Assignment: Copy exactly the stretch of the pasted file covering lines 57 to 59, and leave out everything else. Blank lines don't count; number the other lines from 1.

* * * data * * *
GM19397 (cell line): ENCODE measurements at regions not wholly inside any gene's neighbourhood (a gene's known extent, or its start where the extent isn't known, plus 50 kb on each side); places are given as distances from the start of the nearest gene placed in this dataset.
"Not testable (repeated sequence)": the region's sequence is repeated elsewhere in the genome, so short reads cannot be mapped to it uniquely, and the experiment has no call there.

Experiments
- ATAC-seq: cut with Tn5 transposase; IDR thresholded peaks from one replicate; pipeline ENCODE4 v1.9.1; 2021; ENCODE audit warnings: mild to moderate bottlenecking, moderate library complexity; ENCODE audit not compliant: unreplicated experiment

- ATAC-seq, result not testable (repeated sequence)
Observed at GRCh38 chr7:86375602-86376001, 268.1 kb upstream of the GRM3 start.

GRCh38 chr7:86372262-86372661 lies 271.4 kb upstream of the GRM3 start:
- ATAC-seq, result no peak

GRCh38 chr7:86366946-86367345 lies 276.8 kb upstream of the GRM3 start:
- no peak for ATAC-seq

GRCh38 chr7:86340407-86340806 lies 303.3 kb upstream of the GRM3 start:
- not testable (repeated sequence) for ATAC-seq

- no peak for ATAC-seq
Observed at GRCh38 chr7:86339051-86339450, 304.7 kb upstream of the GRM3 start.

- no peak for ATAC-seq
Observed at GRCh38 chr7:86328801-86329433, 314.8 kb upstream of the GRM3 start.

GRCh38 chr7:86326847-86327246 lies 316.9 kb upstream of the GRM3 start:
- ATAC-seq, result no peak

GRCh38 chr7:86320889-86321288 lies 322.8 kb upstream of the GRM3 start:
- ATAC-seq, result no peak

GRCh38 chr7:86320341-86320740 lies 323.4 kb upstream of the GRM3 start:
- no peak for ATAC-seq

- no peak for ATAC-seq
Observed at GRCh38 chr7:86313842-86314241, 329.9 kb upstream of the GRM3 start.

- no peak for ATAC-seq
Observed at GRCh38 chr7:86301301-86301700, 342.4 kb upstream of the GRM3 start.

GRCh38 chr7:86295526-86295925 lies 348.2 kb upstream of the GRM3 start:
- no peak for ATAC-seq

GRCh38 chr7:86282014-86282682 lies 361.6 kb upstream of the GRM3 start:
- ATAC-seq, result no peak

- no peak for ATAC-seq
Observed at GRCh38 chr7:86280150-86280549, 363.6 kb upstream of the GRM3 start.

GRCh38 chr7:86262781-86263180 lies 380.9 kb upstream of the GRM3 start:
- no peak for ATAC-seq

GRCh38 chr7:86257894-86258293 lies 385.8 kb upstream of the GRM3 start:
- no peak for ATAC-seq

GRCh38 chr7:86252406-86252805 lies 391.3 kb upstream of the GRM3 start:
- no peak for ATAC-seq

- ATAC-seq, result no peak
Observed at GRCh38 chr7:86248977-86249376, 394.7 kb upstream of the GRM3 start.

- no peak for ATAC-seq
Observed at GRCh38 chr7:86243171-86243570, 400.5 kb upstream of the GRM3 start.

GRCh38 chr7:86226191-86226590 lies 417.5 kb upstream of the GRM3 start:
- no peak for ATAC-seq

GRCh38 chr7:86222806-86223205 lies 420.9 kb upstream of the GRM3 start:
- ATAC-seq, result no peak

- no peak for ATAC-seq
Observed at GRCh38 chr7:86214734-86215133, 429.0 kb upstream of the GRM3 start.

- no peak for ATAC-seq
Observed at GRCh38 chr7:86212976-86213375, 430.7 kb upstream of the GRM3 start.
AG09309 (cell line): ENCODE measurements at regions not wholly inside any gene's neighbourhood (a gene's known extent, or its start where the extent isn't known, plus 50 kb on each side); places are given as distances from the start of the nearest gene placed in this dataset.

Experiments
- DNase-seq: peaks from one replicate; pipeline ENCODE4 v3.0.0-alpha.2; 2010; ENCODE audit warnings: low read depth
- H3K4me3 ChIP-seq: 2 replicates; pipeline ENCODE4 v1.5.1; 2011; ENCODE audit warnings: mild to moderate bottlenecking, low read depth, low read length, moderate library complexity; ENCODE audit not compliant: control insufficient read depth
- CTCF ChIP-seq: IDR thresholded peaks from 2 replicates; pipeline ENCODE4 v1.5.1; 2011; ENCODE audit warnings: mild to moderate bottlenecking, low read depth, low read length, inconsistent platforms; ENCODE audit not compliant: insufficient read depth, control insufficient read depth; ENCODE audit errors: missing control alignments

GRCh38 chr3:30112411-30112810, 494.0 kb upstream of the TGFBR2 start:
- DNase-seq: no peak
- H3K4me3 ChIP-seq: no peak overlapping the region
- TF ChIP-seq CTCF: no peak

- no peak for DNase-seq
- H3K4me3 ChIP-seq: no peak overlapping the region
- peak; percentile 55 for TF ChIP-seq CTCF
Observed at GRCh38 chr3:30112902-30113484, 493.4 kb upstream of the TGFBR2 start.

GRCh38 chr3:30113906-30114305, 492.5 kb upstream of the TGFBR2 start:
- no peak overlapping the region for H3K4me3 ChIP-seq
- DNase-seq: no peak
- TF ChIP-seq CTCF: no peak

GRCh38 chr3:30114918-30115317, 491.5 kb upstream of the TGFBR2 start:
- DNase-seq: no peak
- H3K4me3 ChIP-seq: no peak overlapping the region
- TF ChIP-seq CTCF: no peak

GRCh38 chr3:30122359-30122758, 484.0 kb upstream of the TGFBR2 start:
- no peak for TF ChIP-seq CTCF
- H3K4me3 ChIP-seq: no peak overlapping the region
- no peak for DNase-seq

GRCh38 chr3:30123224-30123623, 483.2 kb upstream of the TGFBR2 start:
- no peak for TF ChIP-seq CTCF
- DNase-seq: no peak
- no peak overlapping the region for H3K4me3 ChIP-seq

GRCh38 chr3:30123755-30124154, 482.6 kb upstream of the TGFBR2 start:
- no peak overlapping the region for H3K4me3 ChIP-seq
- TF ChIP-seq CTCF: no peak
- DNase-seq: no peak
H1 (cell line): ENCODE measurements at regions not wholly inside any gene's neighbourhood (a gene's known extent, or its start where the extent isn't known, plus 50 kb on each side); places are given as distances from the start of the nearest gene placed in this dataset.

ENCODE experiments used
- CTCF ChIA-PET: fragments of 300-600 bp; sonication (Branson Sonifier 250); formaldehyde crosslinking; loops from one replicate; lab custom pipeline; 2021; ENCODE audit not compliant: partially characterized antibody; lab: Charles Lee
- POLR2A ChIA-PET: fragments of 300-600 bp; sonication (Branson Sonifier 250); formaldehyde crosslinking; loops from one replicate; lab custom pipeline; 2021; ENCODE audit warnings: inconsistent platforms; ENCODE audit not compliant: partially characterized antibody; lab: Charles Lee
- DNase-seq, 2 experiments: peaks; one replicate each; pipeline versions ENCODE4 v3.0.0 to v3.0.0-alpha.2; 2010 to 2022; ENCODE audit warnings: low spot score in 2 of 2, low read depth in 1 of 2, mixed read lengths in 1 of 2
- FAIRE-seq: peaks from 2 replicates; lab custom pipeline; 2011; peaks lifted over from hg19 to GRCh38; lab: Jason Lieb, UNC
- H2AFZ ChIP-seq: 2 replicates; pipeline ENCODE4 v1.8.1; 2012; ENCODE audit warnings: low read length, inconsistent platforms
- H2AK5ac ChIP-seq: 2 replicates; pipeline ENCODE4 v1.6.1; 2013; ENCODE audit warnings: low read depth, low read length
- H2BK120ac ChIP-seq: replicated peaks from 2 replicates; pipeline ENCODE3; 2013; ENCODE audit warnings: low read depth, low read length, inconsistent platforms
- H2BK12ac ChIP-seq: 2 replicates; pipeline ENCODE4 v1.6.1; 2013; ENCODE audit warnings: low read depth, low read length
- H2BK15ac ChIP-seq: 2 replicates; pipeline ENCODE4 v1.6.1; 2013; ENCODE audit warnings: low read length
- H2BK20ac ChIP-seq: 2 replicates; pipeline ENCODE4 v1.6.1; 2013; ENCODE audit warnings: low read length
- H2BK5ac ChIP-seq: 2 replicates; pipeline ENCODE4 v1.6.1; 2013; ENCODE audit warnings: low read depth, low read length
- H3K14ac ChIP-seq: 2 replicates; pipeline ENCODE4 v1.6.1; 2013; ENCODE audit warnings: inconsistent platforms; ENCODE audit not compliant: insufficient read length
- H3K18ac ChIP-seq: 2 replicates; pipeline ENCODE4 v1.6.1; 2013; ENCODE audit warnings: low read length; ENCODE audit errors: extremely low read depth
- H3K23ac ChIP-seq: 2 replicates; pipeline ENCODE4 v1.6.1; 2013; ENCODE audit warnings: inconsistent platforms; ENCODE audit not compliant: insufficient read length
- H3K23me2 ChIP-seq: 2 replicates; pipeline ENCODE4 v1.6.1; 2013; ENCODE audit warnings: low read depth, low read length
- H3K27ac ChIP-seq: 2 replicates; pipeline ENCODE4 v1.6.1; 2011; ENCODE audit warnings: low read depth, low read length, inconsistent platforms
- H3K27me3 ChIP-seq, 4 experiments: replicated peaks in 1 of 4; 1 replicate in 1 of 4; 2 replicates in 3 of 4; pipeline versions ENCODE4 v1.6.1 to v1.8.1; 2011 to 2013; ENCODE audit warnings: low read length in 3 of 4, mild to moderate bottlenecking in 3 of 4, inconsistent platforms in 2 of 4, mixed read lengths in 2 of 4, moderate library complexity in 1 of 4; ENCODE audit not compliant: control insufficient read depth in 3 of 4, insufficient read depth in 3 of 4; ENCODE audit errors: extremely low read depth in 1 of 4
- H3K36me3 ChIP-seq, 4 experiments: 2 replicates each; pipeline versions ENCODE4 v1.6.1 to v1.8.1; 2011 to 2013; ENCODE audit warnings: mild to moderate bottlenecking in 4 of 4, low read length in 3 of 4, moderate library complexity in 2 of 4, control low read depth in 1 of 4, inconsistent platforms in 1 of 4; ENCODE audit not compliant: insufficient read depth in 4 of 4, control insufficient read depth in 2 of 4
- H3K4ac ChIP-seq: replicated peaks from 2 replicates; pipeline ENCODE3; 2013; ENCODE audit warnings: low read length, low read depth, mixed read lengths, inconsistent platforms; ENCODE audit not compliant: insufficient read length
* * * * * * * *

- DNase-seq: no peak
- H3K4me3 ChIP-seq: no peak overlapping the region
- TF ChIP-seq CTCF: no peak